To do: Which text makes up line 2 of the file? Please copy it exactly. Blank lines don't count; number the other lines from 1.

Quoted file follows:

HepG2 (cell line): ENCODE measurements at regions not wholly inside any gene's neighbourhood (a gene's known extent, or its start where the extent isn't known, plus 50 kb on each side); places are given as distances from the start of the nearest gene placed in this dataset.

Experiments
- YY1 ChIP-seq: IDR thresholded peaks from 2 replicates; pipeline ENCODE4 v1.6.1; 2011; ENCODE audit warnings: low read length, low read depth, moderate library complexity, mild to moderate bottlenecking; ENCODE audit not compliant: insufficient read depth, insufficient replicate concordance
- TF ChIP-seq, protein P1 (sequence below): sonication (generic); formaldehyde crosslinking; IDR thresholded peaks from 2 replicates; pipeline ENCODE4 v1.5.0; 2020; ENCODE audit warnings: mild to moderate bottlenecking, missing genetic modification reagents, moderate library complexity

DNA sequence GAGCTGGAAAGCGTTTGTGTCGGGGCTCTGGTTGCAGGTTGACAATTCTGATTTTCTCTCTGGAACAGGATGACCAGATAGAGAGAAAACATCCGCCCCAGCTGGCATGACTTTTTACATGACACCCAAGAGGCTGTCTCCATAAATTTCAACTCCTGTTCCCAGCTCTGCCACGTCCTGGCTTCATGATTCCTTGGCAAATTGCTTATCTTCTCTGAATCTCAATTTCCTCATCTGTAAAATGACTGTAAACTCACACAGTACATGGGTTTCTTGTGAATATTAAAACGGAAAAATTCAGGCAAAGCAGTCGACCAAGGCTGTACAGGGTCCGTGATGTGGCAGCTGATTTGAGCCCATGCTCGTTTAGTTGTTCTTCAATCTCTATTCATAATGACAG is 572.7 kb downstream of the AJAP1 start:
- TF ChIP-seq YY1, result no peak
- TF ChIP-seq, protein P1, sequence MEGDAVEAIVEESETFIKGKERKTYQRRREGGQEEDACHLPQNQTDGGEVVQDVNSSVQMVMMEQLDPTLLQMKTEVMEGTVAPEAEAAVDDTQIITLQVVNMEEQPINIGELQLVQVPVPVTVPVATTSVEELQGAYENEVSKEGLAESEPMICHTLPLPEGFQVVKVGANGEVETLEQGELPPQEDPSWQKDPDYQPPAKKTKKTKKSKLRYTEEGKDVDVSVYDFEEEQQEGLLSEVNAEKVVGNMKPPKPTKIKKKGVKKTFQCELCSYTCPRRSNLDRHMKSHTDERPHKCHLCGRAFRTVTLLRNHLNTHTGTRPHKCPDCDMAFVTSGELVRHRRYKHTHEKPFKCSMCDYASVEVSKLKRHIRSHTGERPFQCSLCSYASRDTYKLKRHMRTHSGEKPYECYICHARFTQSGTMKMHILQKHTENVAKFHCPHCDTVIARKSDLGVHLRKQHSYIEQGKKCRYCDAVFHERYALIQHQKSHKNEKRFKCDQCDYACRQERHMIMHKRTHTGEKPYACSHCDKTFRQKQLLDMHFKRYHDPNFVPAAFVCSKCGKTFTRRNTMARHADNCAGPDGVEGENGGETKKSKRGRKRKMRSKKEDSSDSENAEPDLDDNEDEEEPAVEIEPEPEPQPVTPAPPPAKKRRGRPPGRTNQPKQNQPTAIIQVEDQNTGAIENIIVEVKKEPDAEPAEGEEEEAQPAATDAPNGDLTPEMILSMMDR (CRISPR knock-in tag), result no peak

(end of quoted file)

Experiments